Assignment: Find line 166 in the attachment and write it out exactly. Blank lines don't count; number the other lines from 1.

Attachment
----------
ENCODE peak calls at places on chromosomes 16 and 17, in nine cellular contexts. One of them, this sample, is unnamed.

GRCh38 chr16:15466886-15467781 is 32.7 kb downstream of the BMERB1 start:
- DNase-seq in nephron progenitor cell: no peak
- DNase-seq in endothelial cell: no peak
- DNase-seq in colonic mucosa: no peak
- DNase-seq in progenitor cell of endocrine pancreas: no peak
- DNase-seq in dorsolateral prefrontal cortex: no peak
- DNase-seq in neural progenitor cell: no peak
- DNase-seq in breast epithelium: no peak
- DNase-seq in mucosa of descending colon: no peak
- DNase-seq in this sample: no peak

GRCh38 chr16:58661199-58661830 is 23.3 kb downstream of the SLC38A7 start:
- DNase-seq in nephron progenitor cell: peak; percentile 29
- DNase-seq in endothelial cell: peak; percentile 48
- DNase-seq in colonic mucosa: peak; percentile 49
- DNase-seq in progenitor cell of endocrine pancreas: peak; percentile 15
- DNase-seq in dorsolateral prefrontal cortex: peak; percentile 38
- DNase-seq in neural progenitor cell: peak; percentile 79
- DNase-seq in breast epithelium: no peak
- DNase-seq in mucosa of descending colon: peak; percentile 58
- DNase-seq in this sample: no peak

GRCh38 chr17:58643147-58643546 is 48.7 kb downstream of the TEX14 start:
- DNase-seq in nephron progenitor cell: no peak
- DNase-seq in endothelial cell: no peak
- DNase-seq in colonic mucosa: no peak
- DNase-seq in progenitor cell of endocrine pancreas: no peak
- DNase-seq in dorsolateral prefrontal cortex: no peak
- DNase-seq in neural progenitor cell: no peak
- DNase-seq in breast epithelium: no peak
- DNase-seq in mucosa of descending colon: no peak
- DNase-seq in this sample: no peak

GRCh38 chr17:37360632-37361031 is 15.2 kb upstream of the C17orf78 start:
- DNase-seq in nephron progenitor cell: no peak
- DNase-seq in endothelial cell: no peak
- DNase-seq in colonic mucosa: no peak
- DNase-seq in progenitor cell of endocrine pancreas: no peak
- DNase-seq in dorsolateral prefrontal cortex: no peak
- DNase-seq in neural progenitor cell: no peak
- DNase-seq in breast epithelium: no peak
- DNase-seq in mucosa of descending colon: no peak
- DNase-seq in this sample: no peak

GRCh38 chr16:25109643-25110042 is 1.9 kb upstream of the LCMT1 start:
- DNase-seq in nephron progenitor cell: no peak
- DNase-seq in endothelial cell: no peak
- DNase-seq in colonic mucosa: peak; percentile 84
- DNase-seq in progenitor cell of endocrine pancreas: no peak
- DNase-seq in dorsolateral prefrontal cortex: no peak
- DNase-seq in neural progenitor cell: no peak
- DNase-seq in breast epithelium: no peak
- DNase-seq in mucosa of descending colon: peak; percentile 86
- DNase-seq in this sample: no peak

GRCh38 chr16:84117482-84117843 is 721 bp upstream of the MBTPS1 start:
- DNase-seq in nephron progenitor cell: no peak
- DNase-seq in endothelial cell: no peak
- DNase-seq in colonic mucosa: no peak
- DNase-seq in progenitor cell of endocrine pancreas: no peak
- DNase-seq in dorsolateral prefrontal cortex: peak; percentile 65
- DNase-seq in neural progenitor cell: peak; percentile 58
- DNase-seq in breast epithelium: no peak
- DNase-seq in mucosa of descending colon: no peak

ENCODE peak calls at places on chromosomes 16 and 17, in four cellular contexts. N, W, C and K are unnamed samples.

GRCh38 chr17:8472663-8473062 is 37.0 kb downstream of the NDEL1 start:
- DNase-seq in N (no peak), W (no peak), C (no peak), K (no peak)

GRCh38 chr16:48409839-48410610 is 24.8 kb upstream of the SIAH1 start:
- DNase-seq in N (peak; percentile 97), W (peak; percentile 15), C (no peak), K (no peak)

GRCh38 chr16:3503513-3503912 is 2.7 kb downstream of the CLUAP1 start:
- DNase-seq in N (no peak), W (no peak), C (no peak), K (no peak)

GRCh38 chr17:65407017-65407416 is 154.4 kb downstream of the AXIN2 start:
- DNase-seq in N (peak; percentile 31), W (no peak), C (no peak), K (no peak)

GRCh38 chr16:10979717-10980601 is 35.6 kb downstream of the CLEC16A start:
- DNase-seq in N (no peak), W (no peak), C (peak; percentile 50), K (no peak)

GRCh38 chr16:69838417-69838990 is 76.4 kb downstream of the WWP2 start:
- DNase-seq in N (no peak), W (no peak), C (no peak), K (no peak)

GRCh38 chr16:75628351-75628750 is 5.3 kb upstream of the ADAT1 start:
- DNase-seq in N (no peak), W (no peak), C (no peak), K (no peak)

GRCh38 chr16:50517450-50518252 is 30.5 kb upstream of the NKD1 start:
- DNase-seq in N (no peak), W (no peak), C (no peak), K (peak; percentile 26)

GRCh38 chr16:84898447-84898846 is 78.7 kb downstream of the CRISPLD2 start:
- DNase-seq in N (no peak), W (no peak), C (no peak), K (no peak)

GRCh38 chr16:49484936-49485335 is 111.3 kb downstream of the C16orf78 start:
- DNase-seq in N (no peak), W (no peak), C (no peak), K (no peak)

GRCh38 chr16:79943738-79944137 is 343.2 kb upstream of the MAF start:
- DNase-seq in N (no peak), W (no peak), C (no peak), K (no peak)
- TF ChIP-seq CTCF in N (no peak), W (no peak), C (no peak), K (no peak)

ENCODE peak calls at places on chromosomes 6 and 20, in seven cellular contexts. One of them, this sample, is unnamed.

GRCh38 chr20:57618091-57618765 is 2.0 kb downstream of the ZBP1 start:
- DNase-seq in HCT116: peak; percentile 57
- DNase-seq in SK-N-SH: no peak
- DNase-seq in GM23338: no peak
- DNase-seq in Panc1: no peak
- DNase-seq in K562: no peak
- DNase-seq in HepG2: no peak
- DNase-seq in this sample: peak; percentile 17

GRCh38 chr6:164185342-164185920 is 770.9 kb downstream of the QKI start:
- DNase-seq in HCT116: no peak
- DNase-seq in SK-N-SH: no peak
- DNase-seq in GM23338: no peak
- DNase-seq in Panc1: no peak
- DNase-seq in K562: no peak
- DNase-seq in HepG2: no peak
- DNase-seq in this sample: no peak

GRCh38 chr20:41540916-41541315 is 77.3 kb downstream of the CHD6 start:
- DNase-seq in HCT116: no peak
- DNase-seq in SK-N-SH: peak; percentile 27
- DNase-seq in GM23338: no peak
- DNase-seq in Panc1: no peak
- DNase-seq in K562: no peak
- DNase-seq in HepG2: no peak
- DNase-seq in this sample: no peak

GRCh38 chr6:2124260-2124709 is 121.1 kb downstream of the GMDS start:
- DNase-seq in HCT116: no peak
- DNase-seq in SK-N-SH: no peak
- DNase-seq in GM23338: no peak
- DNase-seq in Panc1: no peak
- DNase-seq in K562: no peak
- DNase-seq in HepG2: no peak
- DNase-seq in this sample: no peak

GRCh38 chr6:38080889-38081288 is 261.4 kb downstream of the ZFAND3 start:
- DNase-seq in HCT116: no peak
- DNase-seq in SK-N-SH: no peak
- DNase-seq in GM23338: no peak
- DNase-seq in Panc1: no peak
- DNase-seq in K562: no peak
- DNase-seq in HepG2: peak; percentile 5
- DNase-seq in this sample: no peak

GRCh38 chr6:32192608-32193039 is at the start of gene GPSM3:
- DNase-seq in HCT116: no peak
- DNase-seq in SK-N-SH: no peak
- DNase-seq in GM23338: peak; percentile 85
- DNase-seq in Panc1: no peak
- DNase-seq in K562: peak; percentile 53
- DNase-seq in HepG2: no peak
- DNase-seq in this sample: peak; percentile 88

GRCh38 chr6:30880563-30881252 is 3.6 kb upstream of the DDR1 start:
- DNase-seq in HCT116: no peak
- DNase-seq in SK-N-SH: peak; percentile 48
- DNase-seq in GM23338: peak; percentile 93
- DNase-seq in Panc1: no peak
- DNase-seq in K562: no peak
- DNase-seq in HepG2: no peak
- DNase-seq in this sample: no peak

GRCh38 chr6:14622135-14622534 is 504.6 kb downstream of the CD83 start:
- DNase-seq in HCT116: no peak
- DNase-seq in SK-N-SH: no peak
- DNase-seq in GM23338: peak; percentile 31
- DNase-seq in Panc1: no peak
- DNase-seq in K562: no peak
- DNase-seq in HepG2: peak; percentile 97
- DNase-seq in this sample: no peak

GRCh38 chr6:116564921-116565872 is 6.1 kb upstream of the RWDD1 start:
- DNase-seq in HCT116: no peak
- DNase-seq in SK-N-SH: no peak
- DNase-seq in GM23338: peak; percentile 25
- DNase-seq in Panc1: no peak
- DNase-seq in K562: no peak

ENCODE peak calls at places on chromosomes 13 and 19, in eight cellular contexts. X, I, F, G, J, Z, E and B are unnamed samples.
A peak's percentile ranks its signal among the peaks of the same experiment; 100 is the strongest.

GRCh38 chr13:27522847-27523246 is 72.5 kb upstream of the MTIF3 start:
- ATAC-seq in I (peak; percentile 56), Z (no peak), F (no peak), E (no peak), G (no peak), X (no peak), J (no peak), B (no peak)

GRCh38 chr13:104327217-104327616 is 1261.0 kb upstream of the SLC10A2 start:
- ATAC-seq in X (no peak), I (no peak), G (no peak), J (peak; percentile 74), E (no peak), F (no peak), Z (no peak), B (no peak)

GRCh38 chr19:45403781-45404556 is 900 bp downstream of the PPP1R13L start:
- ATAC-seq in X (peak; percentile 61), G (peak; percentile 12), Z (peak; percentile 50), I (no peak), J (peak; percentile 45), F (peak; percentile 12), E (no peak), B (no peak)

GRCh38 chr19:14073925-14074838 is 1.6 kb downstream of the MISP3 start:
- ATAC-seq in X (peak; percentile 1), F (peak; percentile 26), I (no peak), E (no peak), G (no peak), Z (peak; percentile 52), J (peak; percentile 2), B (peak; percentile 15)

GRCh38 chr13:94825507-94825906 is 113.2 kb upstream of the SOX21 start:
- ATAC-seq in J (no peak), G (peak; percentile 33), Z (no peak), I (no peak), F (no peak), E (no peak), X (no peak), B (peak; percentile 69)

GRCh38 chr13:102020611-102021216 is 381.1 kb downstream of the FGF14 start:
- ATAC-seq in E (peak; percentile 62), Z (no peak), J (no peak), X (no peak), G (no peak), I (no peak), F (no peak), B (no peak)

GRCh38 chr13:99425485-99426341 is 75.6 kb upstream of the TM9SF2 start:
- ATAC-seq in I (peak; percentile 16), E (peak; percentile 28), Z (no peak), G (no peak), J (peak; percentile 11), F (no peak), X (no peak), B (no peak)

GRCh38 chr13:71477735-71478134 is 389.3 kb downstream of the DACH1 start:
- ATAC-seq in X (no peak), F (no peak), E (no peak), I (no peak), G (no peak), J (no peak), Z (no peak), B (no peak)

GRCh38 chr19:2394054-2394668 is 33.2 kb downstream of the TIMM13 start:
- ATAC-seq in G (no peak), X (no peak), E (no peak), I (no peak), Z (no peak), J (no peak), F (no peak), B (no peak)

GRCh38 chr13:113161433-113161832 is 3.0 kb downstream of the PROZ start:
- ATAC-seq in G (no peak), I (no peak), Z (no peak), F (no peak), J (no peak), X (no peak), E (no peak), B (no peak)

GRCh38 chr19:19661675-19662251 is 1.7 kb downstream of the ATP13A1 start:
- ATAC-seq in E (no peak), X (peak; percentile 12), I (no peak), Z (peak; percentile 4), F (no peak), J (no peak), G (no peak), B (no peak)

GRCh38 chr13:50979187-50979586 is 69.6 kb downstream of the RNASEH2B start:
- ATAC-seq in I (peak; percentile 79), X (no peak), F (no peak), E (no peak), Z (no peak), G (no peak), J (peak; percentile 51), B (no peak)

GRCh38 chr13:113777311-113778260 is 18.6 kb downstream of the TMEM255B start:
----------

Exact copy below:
GRCh38 chr13:94825507-94825906 is 113.2 kb upstream of the SOX21 start: